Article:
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The Oudh State or Kingdom of Oudh was a princely state in the Awadh region during the British Raj until 1856. Oudh (IPA: /ˈaʊd/),[1] the now obsolete but once official English-language name of the state, also written in British historical texts as 'Oude', derived from the name of Ayodhya.

Oudh State
Princely State of British India

1732–1858
Flag Coat of arms
Flag Coat of arms
Location of Oudh
Oudh in 1857
History
 •  Established 1732
 •  British protectorate 1816
 •  Indian rebellion 1858
Area
 •  1901 62,072 km2 (23,966 sq mi)
Population
 •  c. 1700 3,000,000 
 •  1901 12,833,077 
Density 206.7 /km2  (535.5 /sq mi)
Today part of  India
Public Domain This article incorporates text from a publication now in the public domainChisholm, Hugh, ed. (1911). "article name needed". Encyclopædia Britannica (11th ed.). Cambridge University Press. 
Portrait of a Bibi, Lucknow 1785

The capital of Oudh State was in Faizabad, but the British Agents, officially known as 'residents', had their seat in Lucknow. The Nawab of Oudh, one of the richest princes, paid for and erected a Residency in Lucknow as a part of a wider programme of civic improvements.[2]

Oudh joined other Indian states in an upheaval against British rule in 1858 during one of the last series of actions in the Indian rebellion of 1857. In the course of this uprising a few detachments of the British Indian Army from the Bombay Presidency overcame the disunited collection of Indian states in a single rapid campaign. Even so, determined rebels continued to wage sporadic guerrilla clashes until the spring of 1859. This rebellion is also historically known as the 'Oudh campaign'.[3]

After the British annexation of Oudh, the North Western Provinces became the North Western Provinces and Oudh.[4]

Contents

HistoryEdit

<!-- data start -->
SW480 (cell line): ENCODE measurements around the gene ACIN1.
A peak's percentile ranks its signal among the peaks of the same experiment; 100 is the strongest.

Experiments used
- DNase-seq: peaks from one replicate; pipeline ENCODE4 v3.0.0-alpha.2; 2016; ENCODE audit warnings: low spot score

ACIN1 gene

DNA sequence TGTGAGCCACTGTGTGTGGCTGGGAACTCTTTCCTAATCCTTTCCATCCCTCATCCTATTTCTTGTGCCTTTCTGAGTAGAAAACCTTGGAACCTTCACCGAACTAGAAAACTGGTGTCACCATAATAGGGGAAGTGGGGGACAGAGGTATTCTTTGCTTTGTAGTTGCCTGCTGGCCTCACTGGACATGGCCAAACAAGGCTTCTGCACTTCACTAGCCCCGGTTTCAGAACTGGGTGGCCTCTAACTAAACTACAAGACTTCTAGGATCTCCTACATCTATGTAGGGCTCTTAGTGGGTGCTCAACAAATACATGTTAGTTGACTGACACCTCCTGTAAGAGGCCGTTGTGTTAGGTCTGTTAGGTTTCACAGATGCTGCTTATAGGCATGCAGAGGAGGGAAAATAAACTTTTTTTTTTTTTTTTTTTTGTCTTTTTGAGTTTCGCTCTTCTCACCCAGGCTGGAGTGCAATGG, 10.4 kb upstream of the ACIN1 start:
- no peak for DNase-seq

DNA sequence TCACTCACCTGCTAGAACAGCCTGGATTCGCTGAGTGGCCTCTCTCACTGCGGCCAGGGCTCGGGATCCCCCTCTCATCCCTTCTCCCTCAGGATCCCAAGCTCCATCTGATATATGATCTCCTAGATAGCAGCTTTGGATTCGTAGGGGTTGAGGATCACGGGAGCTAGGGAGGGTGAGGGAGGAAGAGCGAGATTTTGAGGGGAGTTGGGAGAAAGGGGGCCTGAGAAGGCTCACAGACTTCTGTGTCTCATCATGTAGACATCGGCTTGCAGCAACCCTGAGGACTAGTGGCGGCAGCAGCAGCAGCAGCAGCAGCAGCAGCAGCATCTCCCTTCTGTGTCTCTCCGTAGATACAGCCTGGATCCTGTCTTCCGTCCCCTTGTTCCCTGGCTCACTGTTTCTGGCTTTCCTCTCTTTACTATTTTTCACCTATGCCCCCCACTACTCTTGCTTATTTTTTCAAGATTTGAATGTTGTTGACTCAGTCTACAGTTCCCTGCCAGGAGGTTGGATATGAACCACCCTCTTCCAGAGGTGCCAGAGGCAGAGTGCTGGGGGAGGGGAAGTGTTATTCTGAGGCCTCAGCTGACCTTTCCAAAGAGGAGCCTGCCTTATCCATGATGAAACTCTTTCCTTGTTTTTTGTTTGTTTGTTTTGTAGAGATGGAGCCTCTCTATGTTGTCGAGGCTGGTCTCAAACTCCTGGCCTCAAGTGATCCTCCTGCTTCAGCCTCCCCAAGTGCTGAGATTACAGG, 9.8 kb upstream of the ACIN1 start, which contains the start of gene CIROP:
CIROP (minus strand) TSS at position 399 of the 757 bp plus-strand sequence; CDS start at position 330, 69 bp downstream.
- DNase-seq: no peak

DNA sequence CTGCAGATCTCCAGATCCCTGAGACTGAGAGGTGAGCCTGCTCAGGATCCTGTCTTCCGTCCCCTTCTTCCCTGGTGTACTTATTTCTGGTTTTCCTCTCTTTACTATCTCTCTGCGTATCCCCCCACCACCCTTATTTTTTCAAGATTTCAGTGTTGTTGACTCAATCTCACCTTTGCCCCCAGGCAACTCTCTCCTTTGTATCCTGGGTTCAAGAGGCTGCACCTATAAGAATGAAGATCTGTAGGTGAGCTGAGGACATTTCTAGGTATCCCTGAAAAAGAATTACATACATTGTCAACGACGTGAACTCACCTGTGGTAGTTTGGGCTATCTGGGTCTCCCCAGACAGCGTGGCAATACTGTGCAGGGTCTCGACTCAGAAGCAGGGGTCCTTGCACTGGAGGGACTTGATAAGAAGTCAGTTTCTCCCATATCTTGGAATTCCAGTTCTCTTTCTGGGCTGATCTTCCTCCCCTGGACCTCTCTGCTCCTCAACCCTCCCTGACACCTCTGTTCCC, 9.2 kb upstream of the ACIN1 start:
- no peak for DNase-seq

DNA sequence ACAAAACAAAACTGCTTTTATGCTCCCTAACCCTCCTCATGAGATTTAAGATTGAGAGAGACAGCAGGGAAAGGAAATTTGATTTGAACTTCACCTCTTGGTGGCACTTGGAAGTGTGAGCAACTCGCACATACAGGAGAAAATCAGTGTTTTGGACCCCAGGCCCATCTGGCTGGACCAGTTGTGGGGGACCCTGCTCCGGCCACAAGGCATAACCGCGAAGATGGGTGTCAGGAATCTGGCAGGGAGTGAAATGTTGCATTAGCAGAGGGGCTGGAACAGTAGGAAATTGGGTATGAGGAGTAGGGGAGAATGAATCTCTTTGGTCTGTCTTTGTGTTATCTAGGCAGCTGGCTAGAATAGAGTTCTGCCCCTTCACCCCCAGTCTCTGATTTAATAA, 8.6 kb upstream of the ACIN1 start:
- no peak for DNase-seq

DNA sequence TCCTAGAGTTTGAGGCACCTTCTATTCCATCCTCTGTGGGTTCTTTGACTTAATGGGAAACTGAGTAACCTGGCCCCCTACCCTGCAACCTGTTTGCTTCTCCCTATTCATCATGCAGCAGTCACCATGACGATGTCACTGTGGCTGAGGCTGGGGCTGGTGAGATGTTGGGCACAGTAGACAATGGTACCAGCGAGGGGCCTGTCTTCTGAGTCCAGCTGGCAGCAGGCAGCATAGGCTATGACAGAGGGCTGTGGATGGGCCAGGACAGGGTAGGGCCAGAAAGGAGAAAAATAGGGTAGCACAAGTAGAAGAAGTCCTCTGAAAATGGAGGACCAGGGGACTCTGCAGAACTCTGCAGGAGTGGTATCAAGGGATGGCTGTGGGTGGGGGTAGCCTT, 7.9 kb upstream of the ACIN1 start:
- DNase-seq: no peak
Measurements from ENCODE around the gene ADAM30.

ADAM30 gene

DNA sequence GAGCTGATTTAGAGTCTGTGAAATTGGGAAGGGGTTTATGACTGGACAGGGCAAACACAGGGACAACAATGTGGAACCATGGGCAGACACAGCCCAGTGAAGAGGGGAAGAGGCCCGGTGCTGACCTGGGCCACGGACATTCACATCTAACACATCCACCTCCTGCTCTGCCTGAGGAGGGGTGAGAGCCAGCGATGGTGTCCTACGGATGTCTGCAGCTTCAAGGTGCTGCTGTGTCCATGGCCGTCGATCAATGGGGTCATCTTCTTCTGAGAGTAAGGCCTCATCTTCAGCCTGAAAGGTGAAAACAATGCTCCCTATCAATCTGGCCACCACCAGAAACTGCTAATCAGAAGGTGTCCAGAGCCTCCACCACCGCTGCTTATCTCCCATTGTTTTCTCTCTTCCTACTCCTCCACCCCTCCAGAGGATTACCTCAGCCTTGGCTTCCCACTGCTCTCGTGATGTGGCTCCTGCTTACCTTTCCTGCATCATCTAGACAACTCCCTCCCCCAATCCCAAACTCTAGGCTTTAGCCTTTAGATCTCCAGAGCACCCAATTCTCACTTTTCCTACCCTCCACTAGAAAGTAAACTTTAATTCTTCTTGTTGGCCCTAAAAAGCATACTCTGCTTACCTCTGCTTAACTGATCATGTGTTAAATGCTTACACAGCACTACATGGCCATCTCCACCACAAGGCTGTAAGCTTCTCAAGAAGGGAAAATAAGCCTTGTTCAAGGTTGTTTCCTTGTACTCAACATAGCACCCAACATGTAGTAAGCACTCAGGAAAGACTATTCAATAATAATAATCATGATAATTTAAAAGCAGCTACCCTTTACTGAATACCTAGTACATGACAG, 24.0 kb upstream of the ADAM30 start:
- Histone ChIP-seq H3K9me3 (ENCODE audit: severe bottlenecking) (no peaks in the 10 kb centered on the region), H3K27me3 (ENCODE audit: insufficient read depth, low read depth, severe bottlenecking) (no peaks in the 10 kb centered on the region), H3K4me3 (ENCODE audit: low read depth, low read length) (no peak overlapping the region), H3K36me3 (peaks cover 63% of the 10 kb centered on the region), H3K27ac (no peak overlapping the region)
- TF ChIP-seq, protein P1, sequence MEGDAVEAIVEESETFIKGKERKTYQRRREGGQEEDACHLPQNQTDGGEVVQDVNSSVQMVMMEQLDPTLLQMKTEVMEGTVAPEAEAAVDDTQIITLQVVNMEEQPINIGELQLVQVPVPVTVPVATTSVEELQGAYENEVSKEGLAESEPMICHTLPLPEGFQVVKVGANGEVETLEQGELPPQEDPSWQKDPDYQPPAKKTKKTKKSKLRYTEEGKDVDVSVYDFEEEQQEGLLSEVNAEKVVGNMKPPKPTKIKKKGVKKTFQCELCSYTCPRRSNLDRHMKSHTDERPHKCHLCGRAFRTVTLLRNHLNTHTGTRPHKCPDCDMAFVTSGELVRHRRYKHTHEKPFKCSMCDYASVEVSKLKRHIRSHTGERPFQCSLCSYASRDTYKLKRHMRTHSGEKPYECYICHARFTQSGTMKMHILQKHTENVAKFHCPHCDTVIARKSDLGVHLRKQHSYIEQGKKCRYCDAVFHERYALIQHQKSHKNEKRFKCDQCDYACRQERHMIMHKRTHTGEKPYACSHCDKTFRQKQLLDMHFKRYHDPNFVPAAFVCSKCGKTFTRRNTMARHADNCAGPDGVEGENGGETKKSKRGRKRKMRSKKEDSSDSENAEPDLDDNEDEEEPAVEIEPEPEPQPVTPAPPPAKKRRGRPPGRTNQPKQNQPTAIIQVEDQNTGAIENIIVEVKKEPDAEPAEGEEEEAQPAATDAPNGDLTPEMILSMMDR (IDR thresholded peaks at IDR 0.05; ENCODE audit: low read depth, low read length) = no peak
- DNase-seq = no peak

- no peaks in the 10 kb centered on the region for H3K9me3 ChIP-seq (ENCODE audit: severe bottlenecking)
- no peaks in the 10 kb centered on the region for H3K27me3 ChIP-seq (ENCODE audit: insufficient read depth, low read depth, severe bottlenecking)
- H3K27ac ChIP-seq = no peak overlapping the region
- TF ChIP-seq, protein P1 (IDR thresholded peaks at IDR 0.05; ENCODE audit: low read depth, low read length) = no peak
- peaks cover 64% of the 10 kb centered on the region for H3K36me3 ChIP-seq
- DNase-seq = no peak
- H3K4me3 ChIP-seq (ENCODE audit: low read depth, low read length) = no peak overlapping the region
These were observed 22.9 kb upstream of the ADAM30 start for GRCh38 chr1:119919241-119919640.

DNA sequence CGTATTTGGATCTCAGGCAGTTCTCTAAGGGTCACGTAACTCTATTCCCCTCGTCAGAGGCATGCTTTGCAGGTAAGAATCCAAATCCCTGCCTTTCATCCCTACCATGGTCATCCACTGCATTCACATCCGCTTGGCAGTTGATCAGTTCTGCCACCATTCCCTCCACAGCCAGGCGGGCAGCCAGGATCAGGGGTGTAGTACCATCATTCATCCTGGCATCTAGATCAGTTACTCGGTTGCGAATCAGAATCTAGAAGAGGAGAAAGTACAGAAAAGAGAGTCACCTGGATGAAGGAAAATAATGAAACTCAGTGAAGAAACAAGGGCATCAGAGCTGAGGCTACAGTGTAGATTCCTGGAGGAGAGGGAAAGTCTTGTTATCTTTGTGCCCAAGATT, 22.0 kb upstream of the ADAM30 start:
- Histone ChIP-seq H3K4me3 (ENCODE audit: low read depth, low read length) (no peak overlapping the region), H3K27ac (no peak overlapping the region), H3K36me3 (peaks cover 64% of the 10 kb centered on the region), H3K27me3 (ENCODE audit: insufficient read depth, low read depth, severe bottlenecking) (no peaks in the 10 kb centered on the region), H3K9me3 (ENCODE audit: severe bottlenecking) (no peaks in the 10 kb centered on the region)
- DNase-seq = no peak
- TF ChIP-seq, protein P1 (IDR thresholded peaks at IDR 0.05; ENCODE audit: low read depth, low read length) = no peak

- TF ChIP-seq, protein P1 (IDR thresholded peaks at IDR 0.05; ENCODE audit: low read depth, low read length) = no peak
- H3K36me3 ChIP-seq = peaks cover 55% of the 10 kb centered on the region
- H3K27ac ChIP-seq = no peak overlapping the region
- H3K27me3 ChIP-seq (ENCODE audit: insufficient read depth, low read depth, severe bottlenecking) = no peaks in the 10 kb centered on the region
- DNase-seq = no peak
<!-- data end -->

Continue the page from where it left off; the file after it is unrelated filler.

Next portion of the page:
The Kingdom of Oudh in 1760.

In 1732, under Mughal sovereignty, a senior official of the fragmenting Mughal Empire, Saadat Khan, established a hereditary polity in Oudh. As the power of the Mughals waned, with the rise of the Maratha Empire, the rulers of Oudh gradually affirmed their own sovereignty. Since the state was located in a prosperous region, the British East India Company soon took notice of the affluence in which the Nawabs of Oudh lived.

British dominance became apparent at the Battle of Buxar of 1764, when the East India Company defeated the alliance between the nawab of Oudh Shujaud-Daula and the deposed nawab of Bengal Mir Kasim.[5]:25 The result would be direct British interference in the internal state matters of Oudh, useful as a buffer state. Hastings even aided Oudh militarily against the rebelling Rohilla.[5]:65

The kingdom became a British protectorate in May 1816. Three years later, in 1819, the ruler of Oudh took the style of Padshah (king), signaling formal independence under the advice of the Marquis of Hastings.

On 7 February 1856 by order of Lord Dalhousie, Governor General of the East India Company, the king of Oudh was deposed, and its kingdom was annexed to British India under the terms of the Doctrine of lapse on the grounds of internal misrule.[6]

Between 5 July 1857 and 3 March 1858 there was a brief upheaval by the son of the deposed king joining the Indian Rebellion of 1857. At the time of the rebellion, the British temporarily lost control of the territory; they reestablished their rule over the next eighteen months, during which time there were massacres such as those that had occurred in the course of the Siege of Cawnpore (Kanpur).[7][8]

After Oudh's territory was merged with the North Western Provinces, it formed the larger province of North Western Provinces and Oudh. In 1902, the latter province was renamed the United Provinces of Agra and Oudh, and in 1904 the region within the new United Provinces, corresponding to the former North Western Provinces and Oudh, was renamed the Agra Province.[6]